Learning to love the Deathstar, part 2
Nov 1, 2000 12:00 PM, Skip Pizzi
Last month this column examined the coming of satellite radio and how it might affect the terrestrial radio environment. This time we’ll consider how terrestrial radio might benefit from the launch of S-DARS (Satellite Digital Audio Radio Service).
First, consider that S-DARS proponents have long claimed that satellite radio listening would not substantially reduce terrestrial radio listening because S-DARS’ primary audiences had already given up on local radio, and were largely cassette or CD users in the car. If this proves true, the ultimate result could actually be a net benefit to terrestrial radio. Because S-DARS receivers will also include AM and FM bands, if current non-listeners are brought back to the radio by S-DARS, they might occasionally tune over to the terrestrial bands as well. Thus S-DARS could actually increase local radio’s audiences – or at least wash out some of the loss of existing listeners with new ones.
How terrestrial can compete Last month we compared the cable TV transition to S-DARS, noting that most of the new cable TV channels did not duplicate the service of existing broadcast stations, choosing instead to focus on narrower pursuits (such as full-time movies, news, weather, sports, educational content, etc.) In sharp contrast, however, S-DARS services will generally compete head-to-head with local radio formats. Although this appears to make S-DARS a more direct threat to local radio, it’s a two-edged sword: if a terrestrial broadcaster produces a quality product in its format and satisfies its audience, it can keep listeners from turning to S-DARS, since they won’t find much programming that’s different there.
Then, assuming programming quality is roughly equivalent, the most obvious remaining differences between S-DARS and terrestrial radio will be the fewer (or no) commercials on S-DARS, and the localized content of terrestrial radio. Oh, and of course, the subscription fee for S-DARS. Terrestrial broadcasters should therefore maximize their local advantage wherever possible, and minimize their commercial loads whenever possible. A “listener education” campaign stressing the value of local and free radio service could also help.
Much has been made about S-DARS being a digital service, implying that its audio quality will be superior to terrestrial radio. In reality, a considerable amount of data compression will be used by S-DARS services, which may render them indistinguishable in audio quality from FM radio for most listeners.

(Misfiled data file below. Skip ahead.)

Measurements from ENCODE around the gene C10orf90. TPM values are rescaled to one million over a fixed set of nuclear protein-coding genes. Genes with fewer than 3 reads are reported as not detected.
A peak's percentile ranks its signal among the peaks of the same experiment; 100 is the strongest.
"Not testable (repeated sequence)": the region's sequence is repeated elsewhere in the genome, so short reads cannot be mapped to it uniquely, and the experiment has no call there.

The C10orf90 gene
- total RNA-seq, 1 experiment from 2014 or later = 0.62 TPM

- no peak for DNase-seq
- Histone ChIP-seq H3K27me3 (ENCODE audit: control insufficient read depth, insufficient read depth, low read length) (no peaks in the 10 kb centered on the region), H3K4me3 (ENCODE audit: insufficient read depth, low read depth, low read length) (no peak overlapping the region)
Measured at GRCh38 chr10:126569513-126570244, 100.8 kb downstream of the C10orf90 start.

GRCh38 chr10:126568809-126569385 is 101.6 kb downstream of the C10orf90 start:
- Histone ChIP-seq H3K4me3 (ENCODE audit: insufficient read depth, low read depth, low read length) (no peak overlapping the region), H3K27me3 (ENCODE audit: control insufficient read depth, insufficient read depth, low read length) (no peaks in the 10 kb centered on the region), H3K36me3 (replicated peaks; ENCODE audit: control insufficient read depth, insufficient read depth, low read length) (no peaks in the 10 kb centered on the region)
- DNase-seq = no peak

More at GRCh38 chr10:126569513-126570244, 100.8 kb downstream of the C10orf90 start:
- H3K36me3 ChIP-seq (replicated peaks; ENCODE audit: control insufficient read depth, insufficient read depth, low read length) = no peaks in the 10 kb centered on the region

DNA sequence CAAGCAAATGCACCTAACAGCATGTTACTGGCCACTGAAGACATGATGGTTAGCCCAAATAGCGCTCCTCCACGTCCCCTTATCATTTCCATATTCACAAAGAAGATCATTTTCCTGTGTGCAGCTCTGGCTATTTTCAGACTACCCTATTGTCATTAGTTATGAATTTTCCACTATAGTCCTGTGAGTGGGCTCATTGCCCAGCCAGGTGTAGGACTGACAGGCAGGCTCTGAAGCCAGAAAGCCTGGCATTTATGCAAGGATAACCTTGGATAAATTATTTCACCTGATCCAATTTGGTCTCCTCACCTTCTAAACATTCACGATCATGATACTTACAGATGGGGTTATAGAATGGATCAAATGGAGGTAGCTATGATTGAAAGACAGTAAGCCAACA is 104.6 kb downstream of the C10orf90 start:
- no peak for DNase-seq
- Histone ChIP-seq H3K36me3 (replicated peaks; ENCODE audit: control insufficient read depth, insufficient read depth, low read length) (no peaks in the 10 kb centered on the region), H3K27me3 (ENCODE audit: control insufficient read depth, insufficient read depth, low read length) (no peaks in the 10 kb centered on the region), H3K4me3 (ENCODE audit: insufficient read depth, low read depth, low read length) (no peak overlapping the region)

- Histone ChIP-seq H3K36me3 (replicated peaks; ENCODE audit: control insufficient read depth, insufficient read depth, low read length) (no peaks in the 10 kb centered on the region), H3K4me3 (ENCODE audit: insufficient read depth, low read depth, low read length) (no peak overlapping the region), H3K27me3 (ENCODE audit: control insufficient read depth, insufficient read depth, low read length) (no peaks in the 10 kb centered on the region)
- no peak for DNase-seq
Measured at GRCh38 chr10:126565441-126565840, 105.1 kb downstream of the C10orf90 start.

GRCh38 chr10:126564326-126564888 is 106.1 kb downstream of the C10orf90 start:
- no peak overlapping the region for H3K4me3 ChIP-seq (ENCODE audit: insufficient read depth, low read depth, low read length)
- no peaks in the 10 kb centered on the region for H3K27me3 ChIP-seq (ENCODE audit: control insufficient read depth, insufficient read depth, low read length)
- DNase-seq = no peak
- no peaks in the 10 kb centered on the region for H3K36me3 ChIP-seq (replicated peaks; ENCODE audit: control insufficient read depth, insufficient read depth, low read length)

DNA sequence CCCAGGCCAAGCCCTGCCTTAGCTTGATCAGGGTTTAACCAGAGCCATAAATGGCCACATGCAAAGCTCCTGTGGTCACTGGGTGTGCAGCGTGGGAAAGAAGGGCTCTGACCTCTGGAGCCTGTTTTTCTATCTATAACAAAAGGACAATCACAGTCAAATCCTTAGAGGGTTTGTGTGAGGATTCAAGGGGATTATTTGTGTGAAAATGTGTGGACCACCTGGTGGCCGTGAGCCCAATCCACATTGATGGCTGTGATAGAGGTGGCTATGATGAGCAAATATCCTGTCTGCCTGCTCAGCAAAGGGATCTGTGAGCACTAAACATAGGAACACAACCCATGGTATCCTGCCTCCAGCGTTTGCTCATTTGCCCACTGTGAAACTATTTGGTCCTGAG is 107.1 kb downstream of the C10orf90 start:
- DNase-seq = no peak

Nevertheless, terrestrial broadcasters might consider some movement toward more voice-oriented programming on FM, such as all-news, news/talk and sports/talk.
Enhanced services Because S-DARS radios will necessarily be addressable (to enforce subscriptions), the service will have the ability to deliver private messages or other customized data. It is not yet clear whether this type of service will be offered or highly developed by S-DARS service providers, but if so, this is an area where terrestrial radio will have difficulty competing directly.
The closest terrestrial radio can offer is RBDS service. Car radios that include S-DARS might also feature RBDS (as do some of today’s high-end mobile receivers). By driving consumer demand for advanced receivers, S-DARS may provide the solution that RBDS has sought for so long in the US. Terrestrial broadcasters will then want to dust off their RBDS encoders and serve their audiences with localized data.
Finally, consider that the market is moving toward a “mobile media platform” that will bundle services that we think of today as separate: AM/FM radio (perhaps with RBDS and IBOC), cellular/PCS, GPS, S-DARS, CD/DVD, video games, mobile Internet browsers, etc. Just as today the AM/FM/cassette is considered a standard, singular device in the car, the mobile multimedia platform of tomorrow will likely be thought of as a monolithic system, with various tiers of quality and features. Terrestrial broadcasters should mine their important lode in this environment, tailoring programming and data offerings to cater to such a well-connected listener. This implies a smart wireless web presence and plenty of cross-promotion and partnerships with the other service and product providers for this integrated marketplace.
There is clearly life after S-DARS for the creative broadcaster. It won’t be business as usual, but in some ways it could be even better than today.